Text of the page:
Selling art work under six artist names (2009)

Why should artists sell under just one brand, when they don’t have to?

The Brand Artist
Creative Business & Entrepreneurship | 6 July 2009

Selling art work under six different names

The challenges for all artists are as multifarious as the strategies for achieving "recognition", be it critical or commercial. However very few have the luxury of financial independence that might facilitate freedom from daily responsibilities. We commit ourselves to an undetermined future, often requiring unhealthy ego integrity to steel an undefined core of "creativity" measured mostly by opinion. Much of this comes from critics, who read pornography, masturbate and then tell the world what great sex is.

You’re on your own!
Behind all the [stuff] they told you at school is just a person seeking the opportunity to "sell" their product, idea or philosophy. It is an unregulated business in which the normal rules of risk and return are perversely twisted against the artist. Where verbal articulation of work becomes a significant measure to its success, and for the most part, the decision-makers and arbiters of what is "great art" lack the skills to do anything else well. What’s required from the artist is the vision to strategize her or his own future and work in order to synthesize a "value".

Little has been offered by the academic, business or art worlds to structure the personal development of abilities for professional success (just how many artists-in-residence are there?). A brief survey of artists in New York from 2002 to 2007 revealed that the majority do not know what to charge for their own work. The fundamentals of costing and pricing remain a mystery even to those with MFAs. If it is a life-long career, then monthly bills and annual tax returns need not limit plans. There are no strict benchmarks, rules or milestones for the visual artist, only the need for an articulate audience with the means to acquire product.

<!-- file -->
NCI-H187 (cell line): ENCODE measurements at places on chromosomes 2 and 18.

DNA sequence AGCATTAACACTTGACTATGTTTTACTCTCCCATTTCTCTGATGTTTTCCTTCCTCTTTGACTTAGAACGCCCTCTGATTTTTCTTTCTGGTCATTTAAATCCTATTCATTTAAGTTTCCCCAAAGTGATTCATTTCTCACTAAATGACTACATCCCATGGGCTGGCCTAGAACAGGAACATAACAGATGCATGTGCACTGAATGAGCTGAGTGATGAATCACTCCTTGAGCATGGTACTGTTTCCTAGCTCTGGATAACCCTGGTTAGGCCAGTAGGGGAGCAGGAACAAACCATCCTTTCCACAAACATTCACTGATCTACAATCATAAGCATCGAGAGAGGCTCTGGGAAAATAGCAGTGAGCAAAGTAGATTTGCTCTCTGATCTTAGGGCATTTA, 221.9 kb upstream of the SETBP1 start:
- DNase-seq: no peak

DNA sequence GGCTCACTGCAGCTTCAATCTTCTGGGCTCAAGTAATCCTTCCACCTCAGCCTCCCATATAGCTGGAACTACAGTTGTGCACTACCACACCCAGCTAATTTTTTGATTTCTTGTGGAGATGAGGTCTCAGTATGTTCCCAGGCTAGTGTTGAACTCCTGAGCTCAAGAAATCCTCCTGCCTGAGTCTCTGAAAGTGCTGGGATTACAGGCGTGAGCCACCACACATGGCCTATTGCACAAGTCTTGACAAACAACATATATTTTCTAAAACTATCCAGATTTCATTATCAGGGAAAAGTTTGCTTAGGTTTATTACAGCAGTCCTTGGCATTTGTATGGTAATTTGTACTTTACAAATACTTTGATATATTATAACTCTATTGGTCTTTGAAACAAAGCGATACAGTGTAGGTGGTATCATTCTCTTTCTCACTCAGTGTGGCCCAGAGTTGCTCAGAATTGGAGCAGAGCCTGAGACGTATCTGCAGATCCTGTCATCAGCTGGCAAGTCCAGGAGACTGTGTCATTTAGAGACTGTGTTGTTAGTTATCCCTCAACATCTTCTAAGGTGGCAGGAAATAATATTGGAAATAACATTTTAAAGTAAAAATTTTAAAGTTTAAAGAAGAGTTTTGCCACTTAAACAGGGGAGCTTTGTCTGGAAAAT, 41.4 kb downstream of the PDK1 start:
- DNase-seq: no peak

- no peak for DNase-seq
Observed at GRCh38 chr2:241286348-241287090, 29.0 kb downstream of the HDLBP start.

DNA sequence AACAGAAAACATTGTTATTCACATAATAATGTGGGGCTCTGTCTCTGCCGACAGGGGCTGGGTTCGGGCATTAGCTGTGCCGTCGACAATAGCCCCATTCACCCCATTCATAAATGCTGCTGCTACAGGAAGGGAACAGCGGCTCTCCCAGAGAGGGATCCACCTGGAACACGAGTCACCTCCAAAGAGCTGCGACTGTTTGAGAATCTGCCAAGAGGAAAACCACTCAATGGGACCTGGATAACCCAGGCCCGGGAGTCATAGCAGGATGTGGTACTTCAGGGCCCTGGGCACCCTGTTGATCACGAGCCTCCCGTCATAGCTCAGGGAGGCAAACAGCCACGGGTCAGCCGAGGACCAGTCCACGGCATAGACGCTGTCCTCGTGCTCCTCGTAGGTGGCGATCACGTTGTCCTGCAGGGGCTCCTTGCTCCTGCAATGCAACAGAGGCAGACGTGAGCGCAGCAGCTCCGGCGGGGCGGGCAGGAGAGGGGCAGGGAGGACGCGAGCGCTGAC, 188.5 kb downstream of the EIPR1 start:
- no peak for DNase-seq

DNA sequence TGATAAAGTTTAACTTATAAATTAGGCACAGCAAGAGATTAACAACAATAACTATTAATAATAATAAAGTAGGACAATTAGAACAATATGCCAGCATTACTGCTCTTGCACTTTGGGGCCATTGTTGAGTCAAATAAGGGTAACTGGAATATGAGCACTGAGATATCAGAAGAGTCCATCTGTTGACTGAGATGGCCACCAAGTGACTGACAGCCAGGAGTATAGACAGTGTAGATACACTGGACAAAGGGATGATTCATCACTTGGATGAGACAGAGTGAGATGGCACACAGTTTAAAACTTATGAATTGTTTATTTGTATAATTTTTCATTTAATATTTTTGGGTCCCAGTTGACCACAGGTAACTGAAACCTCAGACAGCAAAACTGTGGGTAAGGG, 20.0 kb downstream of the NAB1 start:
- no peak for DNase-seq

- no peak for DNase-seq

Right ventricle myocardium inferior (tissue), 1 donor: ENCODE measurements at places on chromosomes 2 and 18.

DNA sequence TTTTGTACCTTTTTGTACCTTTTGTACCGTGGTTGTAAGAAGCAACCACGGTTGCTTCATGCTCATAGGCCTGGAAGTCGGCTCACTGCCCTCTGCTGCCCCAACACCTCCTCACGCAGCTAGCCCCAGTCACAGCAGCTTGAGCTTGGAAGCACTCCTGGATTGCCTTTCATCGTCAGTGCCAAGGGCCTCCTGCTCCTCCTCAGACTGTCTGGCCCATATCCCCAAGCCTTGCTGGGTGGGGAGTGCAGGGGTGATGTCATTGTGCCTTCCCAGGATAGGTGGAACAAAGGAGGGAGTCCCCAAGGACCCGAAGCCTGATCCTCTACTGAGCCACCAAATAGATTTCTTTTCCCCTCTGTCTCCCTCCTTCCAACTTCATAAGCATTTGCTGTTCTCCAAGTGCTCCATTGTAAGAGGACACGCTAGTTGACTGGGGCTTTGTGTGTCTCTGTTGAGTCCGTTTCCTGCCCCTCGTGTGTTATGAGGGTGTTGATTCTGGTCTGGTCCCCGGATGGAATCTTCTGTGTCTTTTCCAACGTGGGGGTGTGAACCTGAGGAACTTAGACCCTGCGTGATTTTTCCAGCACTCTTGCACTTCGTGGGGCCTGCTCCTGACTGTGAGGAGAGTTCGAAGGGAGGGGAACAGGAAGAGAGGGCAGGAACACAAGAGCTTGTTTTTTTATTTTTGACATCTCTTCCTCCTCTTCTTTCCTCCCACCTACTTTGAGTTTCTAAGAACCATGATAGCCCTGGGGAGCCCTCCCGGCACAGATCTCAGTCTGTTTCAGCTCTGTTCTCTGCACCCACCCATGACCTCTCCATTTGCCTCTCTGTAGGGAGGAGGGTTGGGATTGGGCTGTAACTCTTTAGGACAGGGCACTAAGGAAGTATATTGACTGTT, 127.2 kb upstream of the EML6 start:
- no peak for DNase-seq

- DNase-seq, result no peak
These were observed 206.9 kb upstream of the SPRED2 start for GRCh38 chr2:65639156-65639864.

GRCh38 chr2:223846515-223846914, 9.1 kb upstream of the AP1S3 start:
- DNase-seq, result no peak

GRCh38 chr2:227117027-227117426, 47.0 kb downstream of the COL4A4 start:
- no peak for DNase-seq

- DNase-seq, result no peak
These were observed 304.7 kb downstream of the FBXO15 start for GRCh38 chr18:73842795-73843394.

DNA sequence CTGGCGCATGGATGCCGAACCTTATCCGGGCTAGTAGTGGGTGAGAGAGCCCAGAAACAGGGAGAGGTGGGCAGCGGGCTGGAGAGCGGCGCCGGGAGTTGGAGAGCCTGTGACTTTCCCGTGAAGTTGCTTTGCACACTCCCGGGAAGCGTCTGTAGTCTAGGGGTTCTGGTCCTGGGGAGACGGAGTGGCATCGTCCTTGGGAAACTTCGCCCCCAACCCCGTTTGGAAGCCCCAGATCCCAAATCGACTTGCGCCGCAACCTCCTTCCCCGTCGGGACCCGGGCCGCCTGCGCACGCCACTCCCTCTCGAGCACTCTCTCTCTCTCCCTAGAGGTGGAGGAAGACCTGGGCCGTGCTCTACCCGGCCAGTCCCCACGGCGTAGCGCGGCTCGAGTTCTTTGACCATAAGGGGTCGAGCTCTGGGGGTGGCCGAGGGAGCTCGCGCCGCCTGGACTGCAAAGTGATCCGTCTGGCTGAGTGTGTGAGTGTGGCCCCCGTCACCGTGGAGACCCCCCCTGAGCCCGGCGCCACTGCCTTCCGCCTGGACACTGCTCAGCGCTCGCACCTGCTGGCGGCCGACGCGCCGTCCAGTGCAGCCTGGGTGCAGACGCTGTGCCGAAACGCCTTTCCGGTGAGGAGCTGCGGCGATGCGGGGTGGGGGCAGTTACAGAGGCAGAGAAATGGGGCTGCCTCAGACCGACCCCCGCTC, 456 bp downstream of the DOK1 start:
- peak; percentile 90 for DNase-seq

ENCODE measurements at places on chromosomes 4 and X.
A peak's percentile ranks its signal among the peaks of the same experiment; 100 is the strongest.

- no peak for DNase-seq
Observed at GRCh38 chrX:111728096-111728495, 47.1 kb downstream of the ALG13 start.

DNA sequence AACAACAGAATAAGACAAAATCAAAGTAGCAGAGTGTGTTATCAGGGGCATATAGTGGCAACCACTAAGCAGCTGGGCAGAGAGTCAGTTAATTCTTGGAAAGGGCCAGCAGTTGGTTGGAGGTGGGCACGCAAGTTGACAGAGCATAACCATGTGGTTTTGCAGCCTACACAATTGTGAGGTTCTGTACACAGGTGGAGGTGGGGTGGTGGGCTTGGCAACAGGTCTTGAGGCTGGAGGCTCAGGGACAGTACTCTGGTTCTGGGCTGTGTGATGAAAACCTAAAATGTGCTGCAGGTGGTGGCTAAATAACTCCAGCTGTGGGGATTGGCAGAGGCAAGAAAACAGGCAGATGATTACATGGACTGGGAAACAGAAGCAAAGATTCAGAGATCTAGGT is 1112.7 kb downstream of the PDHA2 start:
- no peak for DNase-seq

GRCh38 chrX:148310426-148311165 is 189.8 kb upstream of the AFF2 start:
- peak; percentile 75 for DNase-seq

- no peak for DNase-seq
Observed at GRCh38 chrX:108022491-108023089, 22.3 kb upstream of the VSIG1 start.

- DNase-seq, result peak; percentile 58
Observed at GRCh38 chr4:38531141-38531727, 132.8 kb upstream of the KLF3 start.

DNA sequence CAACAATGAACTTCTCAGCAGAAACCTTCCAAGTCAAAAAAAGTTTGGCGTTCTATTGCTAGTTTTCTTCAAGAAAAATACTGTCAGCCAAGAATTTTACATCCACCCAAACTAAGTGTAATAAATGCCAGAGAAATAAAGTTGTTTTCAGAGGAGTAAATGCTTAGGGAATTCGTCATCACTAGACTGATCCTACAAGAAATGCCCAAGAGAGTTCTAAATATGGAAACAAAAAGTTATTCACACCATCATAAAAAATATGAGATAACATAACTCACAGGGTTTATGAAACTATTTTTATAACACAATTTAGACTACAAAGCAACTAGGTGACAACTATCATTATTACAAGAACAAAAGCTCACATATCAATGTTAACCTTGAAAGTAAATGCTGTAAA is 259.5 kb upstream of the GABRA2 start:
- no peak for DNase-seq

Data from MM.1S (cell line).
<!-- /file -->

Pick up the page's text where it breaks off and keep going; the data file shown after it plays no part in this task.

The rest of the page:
Commence with some of your own principles and beliefs, then expand. "It is a team sport". "It is a personal journey". "It is a legitimate profession". "There is no single correct, true path for the artist". However if it’s only talk with no action it’s of purely academic value and that is an adjunct profession. Alternatively, over many years create several entirely discrete series of artworks under different names and knock on a lot of doors.

Don’t live with angst when a project fails to meet expectations. Put it on the shelf and it will make sense years later. If and when commercial success drives you to becoming a "manufacturer" of a single style in volume, don’t get burnt out. Switch persona and work on something else.

It is imperative that one continuously develops each element of your "artists’ portfolio". This will not only broaden technique, it will also provide academically legitimate longitudinal depth. This should result in art that has both natural balance and aesthetic ease, evidently created from experienced hands.

Do you remember the first piece of art you sold? The first awarded recognition in a competition? The first independent review in print?

The challenge of repeating those moments whilst maintaining constant development for most artists is demanding. Yet it is not necessary to adopt "multiplicity" as a philosophy. It can be used simply as a technique to refresh, test, sample, reinvent and escape from others’ perceptions of our work. Many spend their lives looking for acceptance of a style they feel is uniquely theirs, persisting in a relatively narrow, but supposedly deep odyssey. Others embrace a post-modernistic determination of synthesis. For me, two primary principles are adopted; initially, "don’t get it right, get it written" and, "the art is more important than the artist".

Freedom and responsibility

"You pay your money and make your choice" perhaps, but what I remember is the first time my art was sold in galleries under six names in a period of two weeks across three time zones. What I remember is that every time someone uses the product of his or her labor to acquire my work, the lowest common denominator becomes that measure of achievement that permits me to continue as a professional. A marketeer could define my position as the manager and creator of a product portfolio, and yet when I sculpt, paint or print I get the same "high" from the process as a five year old.

There is nothing corporate about the underlying creativity— it just helps me sell more.

The Brand Artist: Selling art work under six artist names (2009): 1 | On the other side (2010): 2